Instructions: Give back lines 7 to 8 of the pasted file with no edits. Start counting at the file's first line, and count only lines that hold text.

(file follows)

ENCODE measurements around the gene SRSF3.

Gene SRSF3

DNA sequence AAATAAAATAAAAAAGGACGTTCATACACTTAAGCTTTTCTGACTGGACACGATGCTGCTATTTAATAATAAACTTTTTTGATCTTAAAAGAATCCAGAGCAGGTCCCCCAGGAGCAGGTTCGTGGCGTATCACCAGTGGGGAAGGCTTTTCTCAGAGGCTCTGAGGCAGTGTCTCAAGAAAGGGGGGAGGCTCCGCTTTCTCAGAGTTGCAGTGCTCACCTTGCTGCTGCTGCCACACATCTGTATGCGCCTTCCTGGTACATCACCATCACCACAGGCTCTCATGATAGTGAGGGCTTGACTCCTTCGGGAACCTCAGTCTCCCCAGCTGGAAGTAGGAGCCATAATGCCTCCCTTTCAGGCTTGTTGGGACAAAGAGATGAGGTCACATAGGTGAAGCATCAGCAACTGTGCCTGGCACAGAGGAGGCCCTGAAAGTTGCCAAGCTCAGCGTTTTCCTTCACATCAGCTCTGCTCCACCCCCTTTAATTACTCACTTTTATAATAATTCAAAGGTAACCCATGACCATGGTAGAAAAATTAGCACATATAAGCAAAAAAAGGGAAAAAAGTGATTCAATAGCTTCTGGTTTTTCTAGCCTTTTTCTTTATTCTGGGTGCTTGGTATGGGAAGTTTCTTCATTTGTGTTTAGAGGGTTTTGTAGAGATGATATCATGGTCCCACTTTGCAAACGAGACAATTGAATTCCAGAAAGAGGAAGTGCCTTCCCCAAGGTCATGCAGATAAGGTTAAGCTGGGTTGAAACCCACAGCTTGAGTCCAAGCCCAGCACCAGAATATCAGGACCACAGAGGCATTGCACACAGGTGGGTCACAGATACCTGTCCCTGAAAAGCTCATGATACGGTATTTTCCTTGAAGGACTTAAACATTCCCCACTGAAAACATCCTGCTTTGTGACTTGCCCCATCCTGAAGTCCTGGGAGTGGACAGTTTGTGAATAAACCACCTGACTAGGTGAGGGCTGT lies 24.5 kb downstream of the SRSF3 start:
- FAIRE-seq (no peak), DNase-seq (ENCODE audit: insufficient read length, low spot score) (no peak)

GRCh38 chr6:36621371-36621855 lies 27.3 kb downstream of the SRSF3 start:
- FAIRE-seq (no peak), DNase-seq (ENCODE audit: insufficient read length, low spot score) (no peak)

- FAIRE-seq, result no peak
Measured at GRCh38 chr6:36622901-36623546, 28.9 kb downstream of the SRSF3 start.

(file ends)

- FAIRE-seq, result no peak
Measured at GRCh38 chr6:36622901-36623546, 28.9 kb downstream of the SRSF3 start.